Hundreds of people are infected with a virus that spreads as easy as any flu. In fact, it’s even transmitted the same way. The deadly outbreak of pneumonic plague has contaminated part of the southeast African island of Madagascar, leaving at least 45 deaths in 27 out of the 114 country’s districts. This virus is so dangerous that if an infected person gets no treatment at all, it has 100 percent chances to die.
The plague is spreading so quickly, officials of the area don’t know what to do to stop it before it turns into a huge problem. At least 385 people have already confirmed they got infected with the virus since late August. Authorities are seeking help in volunteers, but they think the 700 people that have enrolled are not enough to help the entire infected population.
According to the Malagasy Red Cross, while the amount seems to be huge, the volunteers are not enough to help people get better, to be in contact with the victims, and to deny false information that people – in this cases – usually comment. The BBC News informed this week that at least one person had been arrested after giving false reports on social media about the illness.
This year, the first person infected with the virus was a 31-year-old man who died in an eastern-Madagascar public service vehicle. The man was followed by two other people who had earlier contacted him. Then, the virus reached the Seychellois basketball coach, who was traveling through Madagascar for a tournament. His case was widely commented around the country.
Seychelles national air carrier said on Sunday that it would not present services for a season due to the pneumatic outbreak in the region and Madagascar.
“Plague is curable if detected in time. Our teams are working to ensure that everyone at risk has access to protection and treatment. The faster we move, the more lives we save,” said the Madagascar’s WHO Representative, Dr Charlotte Ndiaye, in a statement.
Not the first time pneumonic plague in Madagascar
There is a majority of people who are aware of the outbreak’s existence. However, most of them don’t know what the disease can do once it affects a person. Officials said that people don’t even know how to stop it, how much time does the virus take to go away from a person’s system, or how much time does it take to kill the patient.
Madagascar usually suffers from lung virus outbreaks between September and April, but this last one began even earlier. Each year, the island nation sees around 400 cases of the bubonic plague all around the country. Health officials said that the plague has struck in all the island, but most of all in two of Madagascar’s major cities: Antananarivo and Toamasina.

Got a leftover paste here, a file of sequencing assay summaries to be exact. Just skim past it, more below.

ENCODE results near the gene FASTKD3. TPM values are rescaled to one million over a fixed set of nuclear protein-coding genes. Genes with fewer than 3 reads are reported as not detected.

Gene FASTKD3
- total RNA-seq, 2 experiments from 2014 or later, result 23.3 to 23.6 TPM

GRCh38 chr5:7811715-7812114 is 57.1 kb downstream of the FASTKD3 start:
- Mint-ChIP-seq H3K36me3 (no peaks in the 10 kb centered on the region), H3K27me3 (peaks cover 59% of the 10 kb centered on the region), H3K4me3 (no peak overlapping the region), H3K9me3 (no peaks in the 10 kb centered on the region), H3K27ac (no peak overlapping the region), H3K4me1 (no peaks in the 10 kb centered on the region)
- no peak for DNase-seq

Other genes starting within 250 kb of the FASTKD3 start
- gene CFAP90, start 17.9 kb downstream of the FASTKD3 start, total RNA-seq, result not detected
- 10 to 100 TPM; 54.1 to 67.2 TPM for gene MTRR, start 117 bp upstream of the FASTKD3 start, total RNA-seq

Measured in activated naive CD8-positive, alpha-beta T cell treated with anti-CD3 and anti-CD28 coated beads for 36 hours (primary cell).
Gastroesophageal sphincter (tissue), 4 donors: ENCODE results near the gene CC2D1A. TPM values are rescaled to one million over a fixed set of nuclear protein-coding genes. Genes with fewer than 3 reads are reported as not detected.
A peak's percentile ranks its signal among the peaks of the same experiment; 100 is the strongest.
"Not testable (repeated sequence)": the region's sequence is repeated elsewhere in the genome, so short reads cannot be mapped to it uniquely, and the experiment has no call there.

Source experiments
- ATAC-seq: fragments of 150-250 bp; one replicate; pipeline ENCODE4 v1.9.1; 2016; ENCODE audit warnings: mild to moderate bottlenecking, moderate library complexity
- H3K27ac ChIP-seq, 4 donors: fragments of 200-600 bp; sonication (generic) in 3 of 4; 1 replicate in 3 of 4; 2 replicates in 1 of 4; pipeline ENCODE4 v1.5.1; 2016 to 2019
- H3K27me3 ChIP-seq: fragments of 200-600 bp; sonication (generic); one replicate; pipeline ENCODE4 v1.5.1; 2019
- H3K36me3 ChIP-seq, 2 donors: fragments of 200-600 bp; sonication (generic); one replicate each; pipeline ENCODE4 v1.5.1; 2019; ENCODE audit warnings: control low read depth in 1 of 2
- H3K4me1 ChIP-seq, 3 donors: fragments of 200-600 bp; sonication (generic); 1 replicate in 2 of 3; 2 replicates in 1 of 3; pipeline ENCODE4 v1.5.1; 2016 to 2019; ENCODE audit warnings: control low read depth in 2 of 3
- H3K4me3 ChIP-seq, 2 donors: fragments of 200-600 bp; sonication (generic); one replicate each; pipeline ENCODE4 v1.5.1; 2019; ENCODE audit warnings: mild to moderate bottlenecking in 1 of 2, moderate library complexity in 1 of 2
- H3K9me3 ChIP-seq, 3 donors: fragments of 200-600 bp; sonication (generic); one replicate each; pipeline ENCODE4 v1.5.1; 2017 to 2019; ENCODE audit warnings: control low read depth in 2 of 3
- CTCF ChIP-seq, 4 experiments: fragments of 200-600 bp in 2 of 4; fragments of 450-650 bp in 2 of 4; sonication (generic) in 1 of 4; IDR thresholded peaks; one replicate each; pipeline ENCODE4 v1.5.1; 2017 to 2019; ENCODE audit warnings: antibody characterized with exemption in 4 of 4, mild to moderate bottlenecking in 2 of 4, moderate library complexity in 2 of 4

A specialized hospital in Madagascar’s capital, Antananarivo, is struggling to cope with the number of ills, as people queue outside the facility for face masks and medicine, according to local media.
WHO intervened because of the outbreak earlier this week
The bacteria Yersinia pestis, which is commonly found in small mammals and their fleas, cause pneumonic plague. These fleas transmit the virus through their bites and when they directly touch infected tissues. However, the virus can also spread through a cough. After people get infected with the bacteria, they start feeling the symptoms within the first seven days of incubation.
There are two main clinical forms of the plague: bubonic and pneumonic. According to the World Health Organization (WHO), the first one is the most common form and comes with painful swollen lymph nodes or “buboes.” Those who get the bubonic type, usually have between 30 and 60 percent of chances to die. But if the person isn’t treated at all, the chances rise to 100 percent.
Antibiotic treatment is effective against plague bacteria, so early diagnosis and early treatment can save lives. Currently, the countries who suffer the most from pneumatic plague outbreaks are the Democratic Republic of the Congo, Madagascar, and Peru. WHO reported 3248 cases across the world between 2010 and 2015 – including 584 deaths.
Last week, WHO gave the country 1.2 million doses of antibiotics and authorized $1.5 million in funding to help combat the plague outbreak. The government, on the other hand, has disinfected school classrooms, banned large public events in the capital, granted surgical masks to its people, and suspended visits to sentenced people in the areas were the outbreak has affected the most. The risk of contamination is unusually high in overcrowded and unsanitary jails.
However, the authorities have received a lot of criticism from the people. They think that the government reacted slowly after the outbreak.
“The risk of the disease spreading is high at national level… because it is present in several towns and this is just the start of the outbreak,” a WHO official said.